The opposition Movement for Progressive Change (MPC) and a group of Liberians under the banner Concerned Citizens of Liberia, yesterday filed a peremptory writ of prohibition at the Supreme Court challenging recent decision taken by the Elections Commission to certified all of the sixteen presidential candidates for the electoral process.
The groups, in their petition to Justice in Chambers Jameselta Wolokollie in special session yesterday, highlighted that the Elections Commission illegally and unconstitutionally qualified and certified Ellen Johnson of the Unity Party (UP), Winston Tubman of Congress for Democratic Change (CDC), Dew Tuan Wleh Mayson of National Democratic Coalition (NDC) and Rev. Kennedy Sandy of Liberia Transformation Party (LTP).
Some of the political names protested by the groups include but are not limited to, Prince Y. Johnson of National Union for Democratic Progress (NUDP), Cecelia Ndebe of Liberia Reconstruction Party and Charles Walker Brumskine of Liberty Party (LP).
The petitioners also filed a lawsuit against the National Elections Commission for an act the groups claimed is illegal and counterproductive to democracy.
Under the MPC claims as filed, the political institution explained that in keeping with the statutory and constitutional powers of the Elections Commission as a sole electoral body under the 1986 Constitution, and MPC being a legal institution, it is under obligation to compel the Commission and other political institutions to respect and honor every statutory law governing elections, including but not limited to Article 52(c) of the Constitution.
In her writ, the MPC legal team, headed by Cllr. John D. Barlone, noted that consistent with its statutory responsibilities as provided for under Section 2.9(n) of the New Elections Law, NEC is mandated “to vet and scrutinize all candidates for elective public officers and accredit their candidacy, and /or reject the candidacy of any, who has not met up with or is not qualified.”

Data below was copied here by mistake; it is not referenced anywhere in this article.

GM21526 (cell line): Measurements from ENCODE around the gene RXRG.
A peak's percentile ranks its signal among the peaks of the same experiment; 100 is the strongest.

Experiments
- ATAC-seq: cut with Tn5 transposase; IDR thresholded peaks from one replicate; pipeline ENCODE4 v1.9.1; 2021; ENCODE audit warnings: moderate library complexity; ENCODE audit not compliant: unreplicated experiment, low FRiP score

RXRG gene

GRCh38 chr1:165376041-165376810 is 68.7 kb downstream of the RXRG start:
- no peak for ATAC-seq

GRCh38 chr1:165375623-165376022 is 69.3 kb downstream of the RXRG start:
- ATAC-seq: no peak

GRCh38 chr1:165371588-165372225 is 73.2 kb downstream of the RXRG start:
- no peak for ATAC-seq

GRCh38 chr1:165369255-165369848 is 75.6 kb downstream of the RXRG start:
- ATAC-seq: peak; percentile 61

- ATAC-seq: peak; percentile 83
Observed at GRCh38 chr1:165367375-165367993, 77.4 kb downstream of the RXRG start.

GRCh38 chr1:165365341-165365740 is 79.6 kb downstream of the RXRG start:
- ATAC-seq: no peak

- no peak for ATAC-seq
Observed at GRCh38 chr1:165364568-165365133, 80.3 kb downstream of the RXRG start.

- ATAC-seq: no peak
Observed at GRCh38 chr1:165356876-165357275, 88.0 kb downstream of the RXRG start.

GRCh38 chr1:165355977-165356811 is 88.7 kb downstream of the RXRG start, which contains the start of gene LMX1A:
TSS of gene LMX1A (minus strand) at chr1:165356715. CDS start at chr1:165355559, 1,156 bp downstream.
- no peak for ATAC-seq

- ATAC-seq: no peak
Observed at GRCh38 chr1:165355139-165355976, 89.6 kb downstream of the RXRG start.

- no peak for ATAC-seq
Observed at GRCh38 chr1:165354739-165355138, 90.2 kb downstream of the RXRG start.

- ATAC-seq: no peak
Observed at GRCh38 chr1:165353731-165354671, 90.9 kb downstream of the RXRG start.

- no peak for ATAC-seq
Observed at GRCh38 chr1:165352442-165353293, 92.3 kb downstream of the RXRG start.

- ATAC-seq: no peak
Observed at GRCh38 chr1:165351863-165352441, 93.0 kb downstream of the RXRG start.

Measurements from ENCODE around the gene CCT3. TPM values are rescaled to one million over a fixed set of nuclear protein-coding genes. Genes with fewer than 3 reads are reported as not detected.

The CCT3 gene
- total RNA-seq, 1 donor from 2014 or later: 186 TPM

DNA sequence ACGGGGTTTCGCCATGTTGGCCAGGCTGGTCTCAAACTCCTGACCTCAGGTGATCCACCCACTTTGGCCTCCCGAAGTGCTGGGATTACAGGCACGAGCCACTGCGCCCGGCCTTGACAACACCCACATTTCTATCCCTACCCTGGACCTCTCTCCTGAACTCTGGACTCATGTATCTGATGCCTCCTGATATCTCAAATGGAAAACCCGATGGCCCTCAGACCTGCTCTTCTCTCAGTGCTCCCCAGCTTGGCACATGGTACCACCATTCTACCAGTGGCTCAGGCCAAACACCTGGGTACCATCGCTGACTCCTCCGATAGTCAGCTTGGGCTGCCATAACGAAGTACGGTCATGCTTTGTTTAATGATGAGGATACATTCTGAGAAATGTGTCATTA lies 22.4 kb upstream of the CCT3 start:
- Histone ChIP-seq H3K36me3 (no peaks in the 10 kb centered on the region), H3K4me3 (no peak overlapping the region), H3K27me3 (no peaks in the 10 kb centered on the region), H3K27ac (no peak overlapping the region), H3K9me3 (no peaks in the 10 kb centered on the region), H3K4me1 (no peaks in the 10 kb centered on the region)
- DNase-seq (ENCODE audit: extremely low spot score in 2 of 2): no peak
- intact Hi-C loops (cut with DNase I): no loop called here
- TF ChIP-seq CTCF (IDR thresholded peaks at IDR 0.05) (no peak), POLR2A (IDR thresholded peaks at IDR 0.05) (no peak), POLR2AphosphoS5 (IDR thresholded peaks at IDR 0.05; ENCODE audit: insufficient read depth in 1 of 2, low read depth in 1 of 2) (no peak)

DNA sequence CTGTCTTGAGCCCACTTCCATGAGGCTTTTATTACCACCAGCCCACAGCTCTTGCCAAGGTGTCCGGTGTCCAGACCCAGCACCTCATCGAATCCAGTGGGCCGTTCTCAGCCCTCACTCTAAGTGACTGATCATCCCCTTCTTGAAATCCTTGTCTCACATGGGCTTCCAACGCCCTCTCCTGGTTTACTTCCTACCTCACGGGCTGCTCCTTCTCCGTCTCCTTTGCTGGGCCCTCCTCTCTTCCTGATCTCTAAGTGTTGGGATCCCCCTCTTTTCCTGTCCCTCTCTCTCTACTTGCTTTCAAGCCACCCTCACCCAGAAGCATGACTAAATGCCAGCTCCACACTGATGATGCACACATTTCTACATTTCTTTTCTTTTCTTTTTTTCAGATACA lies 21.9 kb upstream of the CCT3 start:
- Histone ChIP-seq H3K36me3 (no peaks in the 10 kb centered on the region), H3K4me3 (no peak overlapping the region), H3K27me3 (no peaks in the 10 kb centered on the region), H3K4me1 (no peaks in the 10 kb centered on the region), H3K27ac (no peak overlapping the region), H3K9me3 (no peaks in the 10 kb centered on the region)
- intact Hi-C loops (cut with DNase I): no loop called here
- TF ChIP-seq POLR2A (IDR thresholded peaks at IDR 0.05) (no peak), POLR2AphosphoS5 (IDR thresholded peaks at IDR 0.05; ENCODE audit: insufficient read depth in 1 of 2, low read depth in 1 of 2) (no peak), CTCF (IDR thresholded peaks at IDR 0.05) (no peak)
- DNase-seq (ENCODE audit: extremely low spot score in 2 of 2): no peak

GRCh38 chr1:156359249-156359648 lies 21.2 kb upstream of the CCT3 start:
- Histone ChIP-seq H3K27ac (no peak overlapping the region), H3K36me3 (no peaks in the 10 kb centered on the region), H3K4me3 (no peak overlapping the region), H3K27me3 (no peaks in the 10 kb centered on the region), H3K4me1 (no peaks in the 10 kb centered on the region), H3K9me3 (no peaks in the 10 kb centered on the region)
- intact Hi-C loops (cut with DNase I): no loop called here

“Section 2.9(a) of the New Elections Law also requires NEC to administer and enforce all laws relative to the conduct of elections in Liberia, especially the 1986 Constitution.
“As the Constitution expressly states ‘No person shall be eligible to hold the office of president or vice president unless that person is a resident in the Republic ten years prior to his election…” The word “resident,” as used in Article 52(c), refers to a person, who shall be eligible to hold the office of president or vice president only if he or she resides in the Republic ten years prior to his election.
“The Republic in which a person is to hold the office of president or vice president shall reside or be a resident for ten years prior to his election is unmovable, fixed and will continue to exist as long Liberia remains a statehood in the comity of nations and therefore, is inarguably synonymous to a domicile,” MPC defense team asserted.
Concerned Citizens of Liberia who also filed petitions to the high court include Abraham G. Massaley and Sayku Kromah, among others.
NEC is to appear before the court on Friday September 16, 2011 with her legal team, including its Chairman James Fromayan and all Commissioners while the Ministry of Justice will be represented by Cllr. Christiana Tah, Minister of Justice and all her deputies and assistants, including Solicitor General and all attorneys of the Ministry. They are all expected to be in court.
According to documents received from the court, Unity Party is to be represented by its Chairman, standard bearer and legal team in court, including all other political parties involved with the legal issues.
NEC on last week, released a list of 16 candidates for the presidency in the ensuing elections; something that has caused serious mixed reactions among the public as to who is qualified to contest and not.